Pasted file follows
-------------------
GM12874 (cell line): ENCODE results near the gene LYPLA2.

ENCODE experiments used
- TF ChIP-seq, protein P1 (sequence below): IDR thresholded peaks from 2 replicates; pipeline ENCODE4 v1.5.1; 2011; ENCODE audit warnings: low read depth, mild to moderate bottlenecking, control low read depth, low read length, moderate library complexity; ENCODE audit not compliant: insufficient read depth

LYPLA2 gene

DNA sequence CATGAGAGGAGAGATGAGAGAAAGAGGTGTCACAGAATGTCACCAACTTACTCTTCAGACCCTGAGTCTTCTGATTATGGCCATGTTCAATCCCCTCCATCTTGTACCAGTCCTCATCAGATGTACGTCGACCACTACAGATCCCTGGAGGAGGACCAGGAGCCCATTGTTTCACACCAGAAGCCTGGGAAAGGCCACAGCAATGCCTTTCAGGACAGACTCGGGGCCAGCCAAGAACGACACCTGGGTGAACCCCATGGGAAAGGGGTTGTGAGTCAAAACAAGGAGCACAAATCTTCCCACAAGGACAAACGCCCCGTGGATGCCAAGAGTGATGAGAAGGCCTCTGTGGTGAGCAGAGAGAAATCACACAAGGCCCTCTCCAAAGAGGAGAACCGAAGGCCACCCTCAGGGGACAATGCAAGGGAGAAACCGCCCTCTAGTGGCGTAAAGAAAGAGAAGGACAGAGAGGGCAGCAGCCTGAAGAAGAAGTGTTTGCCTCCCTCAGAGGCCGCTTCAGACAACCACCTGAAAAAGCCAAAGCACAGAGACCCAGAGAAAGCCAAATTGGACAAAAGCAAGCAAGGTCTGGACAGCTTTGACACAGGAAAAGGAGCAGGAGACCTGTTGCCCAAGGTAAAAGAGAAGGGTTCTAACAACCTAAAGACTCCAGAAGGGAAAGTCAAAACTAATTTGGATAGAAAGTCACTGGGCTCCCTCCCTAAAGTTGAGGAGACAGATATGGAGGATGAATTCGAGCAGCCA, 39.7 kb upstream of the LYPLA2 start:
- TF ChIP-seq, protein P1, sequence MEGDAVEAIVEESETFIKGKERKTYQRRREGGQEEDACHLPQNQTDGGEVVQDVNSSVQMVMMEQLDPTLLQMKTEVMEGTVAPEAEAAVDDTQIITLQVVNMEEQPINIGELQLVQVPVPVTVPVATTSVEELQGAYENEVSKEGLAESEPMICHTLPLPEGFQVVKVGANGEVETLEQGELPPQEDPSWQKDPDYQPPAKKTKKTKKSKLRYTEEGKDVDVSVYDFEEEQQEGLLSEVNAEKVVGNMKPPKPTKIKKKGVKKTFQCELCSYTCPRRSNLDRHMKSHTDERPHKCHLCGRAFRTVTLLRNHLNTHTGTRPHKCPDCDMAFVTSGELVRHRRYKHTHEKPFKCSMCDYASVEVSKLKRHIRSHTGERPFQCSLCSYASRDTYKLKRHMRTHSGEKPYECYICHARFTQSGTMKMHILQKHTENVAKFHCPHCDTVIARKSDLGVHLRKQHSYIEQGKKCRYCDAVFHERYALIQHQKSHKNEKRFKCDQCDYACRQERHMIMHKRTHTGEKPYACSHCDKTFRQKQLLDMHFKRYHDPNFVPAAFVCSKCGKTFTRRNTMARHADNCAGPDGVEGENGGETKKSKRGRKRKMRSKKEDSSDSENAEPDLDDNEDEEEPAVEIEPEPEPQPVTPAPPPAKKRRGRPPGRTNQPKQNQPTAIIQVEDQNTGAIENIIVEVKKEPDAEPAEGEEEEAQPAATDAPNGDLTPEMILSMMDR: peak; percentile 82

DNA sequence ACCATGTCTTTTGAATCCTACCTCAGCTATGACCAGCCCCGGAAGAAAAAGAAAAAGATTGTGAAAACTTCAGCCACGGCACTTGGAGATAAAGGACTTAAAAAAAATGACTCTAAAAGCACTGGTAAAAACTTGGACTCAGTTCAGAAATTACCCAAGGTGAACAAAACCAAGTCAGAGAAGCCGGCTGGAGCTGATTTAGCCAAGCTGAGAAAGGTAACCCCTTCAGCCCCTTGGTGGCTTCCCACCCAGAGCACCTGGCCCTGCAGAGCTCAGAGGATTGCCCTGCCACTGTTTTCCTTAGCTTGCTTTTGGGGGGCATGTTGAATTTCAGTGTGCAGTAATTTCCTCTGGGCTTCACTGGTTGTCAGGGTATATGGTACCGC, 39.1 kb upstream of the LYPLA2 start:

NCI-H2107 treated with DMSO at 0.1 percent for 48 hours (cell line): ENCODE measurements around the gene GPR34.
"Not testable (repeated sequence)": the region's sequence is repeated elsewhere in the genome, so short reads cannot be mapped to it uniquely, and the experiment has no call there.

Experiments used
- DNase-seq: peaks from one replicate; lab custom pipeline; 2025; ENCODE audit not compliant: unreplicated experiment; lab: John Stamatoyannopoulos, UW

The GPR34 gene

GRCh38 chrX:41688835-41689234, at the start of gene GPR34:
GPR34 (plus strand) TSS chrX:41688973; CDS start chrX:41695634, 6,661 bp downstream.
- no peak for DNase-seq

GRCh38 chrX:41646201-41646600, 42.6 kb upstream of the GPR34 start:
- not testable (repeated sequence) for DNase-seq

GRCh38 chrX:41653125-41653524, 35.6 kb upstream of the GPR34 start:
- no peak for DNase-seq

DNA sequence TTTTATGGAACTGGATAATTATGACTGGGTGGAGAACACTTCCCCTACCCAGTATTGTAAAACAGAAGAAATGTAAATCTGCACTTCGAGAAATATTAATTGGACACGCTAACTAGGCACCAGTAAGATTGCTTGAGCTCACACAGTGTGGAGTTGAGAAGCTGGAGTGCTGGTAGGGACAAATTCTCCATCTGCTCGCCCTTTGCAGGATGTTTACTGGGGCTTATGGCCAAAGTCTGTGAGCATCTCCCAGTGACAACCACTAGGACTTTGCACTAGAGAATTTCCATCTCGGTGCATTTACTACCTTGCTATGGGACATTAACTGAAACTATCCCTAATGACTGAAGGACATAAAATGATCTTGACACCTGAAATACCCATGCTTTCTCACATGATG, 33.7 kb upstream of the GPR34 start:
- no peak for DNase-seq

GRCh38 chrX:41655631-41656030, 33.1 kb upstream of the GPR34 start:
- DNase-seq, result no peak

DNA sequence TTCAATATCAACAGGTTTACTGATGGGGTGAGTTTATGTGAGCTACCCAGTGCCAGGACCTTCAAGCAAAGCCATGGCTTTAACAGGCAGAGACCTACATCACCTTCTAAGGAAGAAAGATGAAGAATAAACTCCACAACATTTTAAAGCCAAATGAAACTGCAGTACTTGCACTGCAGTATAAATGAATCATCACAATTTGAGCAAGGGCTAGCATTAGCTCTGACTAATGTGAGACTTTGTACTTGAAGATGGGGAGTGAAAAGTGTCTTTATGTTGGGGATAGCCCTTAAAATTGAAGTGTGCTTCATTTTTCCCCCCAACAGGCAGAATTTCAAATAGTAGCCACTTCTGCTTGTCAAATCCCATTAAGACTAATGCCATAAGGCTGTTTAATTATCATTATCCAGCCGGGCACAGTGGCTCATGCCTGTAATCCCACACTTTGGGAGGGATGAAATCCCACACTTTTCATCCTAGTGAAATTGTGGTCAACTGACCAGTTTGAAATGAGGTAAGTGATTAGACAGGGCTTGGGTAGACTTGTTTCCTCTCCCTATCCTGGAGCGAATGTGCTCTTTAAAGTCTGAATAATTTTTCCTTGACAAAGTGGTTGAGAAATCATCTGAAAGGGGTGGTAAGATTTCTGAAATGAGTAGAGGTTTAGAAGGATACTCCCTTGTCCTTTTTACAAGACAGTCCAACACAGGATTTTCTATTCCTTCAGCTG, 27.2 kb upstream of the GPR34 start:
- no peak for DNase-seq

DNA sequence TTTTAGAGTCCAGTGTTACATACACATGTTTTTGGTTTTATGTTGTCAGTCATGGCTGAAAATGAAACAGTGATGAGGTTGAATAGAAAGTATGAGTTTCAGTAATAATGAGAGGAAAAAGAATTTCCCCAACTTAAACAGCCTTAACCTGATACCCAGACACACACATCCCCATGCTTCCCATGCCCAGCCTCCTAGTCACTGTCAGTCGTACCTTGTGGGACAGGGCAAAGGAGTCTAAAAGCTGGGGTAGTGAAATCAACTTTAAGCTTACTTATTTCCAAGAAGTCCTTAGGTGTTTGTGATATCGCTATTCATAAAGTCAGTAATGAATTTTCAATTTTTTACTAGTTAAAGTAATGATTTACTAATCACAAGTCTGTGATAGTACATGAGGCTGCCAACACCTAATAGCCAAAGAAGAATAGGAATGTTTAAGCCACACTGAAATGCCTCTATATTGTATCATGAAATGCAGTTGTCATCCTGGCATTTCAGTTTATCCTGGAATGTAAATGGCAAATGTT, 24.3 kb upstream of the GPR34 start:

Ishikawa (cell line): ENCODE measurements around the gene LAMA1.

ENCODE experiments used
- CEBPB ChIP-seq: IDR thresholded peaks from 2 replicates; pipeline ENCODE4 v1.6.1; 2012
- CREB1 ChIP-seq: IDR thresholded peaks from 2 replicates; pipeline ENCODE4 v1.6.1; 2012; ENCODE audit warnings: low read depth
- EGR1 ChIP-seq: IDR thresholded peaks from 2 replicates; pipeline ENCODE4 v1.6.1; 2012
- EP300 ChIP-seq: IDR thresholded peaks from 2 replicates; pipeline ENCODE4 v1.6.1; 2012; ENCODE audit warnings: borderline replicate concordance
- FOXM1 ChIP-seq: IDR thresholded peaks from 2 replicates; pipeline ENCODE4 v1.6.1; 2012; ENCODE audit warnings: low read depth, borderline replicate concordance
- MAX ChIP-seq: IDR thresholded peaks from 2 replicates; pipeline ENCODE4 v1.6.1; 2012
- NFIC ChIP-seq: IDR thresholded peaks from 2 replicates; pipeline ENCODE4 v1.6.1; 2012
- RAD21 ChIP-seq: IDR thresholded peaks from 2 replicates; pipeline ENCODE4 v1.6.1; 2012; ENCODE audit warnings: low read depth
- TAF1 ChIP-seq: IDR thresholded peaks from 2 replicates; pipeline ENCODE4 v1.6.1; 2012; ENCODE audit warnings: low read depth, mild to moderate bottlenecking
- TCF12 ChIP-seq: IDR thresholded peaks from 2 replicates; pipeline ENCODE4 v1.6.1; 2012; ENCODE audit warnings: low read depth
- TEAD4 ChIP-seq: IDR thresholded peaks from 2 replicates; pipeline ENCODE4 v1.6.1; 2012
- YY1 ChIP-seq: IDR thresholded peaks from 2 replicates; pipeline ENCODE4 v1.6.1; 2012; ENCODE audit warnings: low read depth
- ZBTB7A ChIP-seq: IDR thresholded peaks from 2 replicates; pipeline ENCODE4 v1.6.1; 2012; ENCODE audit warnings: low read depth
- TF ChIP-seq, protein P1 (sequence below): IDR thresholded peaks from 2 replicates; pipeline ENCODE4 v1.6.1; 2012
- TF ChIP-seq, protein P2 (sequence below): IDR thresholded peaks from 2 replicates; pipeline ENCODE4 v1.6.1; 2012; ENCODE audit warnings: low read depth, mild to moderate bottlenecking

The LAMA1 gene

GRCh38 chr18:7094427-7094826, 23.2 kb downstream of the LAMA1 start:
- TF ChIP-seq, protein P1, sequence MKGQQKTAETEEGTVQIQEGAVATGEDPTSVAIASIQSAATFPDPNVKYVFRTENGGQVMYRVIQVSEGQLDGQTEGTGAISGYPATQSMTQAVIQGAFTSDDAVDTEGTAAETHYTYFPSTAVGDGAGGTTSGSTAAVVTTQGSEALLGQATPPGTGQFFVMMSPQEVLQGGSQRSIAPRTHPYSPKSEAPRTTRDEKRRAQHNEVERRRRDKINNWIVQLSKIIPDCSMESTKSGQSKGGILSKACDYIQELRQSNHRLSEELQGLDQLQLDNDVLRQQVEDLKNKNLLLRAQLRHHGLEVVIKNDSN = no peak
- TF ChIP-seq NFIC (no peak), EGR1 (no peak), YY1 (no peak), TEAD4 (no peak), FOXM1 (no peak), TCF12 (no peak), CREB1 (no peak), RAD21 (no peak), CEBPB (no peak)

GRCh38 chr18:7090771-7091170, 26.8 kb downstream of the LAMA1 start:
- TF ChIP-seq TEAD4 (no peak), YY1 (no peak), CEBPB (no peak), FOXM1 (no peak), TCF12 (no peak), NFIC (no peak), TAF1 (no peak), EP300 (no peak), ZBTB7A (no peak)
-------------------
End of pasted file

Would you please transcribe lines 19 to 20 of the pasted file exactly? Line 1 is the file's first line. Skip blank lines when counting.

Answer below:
- no peak for DNase-seq

DNA sequence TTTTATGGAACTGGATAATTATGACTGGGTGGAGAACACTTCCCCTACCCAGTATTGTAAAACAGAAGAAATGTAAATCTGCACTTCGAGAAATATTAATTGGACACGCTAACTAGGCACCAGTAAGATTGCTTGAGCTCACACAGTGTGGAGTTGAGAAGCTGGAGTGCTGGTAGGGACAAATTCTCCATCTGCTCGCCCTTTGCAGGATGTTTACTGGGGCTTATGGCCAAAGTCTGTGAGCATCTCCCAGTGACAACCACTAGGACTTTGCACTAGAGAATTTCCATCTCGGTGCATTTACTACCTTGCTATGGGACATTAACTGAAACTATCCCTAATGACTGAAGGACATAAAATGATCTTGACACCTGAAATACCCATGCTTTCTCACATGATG, 33.7 kb upstream of the GPR34 start: